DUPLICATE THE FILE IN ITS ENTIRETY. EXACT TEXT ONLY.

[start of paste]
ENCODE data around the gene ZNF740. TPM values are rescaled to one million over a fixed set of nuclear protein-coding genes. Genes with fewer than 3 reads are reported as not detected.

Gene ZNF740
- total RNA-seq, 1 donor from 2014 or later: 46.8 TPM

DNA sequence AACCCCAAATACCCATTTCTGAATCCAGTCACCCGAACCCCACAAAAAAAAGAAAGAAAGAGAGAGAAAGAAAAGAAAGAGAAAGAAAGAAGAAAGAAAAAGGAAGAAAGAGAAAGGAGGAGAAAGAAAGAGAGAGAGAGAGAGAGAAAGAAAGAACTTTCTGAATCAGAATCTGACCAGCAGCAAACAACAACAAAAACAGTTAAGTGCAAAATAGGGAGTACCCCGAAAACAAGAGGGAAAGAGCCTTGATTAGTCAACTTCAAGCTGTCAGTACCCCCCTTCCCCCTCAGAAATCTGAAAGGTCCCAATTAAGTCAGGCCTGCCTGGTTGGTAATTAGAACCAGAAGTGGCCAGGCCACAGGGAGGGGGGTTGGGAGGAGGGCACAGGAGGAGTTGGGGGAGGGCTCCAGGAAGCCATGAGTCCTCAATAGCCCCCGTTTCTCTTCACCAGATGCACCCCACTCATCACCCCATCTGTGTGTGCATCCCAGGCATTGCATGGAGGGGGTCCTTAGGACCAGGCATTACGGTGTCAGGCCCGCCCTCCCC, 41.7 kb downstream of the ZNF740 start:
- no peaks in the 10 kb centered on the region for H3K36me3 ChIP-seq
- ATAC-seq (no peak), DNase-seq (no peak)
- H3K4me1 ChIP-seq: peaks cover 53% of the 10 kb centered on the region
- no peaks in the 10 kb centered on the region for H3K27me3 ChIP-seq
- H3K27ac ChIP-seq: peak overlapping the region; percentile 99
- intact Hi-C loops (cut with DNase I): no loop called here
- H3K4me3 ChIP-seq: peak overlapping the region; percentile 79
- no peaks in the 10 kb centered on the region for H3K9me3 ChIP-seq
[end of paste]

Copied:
ENCODE data around the gene ZNF740. TPM values are rescaled to one million over a fixed set of nuclear protein-coding genes. Genes with fewer than 3 reads are reported as not detected.

Gene ZNF740
- total RNA-seq, 1 donor from 2014 or later: 46.8 TPM

DNA sequence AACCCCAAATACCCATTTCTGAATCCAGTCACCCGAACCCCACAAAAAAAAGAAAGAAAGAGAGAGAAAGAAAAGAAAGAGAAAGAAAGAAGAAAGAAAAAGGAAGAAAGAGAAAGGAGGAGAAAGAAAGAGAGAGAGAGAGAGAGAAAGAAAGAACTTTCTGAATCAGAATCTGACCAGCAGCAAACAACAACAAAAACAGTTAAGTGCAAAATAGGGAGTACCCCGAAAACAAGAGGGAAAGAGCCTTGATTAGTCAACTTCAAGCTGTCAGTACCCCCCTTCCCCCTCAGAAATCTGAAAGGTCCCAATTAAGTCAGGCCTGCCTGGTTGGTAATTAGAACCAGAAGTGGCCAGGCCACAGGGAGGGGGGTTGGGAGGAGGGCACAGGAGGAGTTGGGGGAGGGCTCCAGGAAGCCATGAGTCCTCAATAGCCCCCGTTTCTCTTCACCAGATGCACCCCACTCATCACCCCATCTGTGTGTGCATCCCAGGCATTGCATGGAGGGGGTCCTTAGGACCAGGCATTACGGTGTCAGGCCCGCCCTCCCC, 41.7 kb downstream of the ZNF740 start:
- no peaks in the 10 kb centered on the region for H3K36me3 ChIP-seq
- ATAC-seq (no peak), DNase-seq (no peak)
- H3K4me1 ChIP-seq: peaks cover 53% of the 10 kb centered on the region
- no peaks in the 10 kb centered on the region for H3K27me3 ChIP-seq
- H3K27ac ChIP-seq: peak overlapping the region; percentile 99
- intact Hi-C loops (cut with DNase I): no loop called here
- H3K4me3 ChIP-seq: peak overlapping the region; percentile 79
- no peaks in the 10 kb centered on the region for H3K9me3 ChIP-seq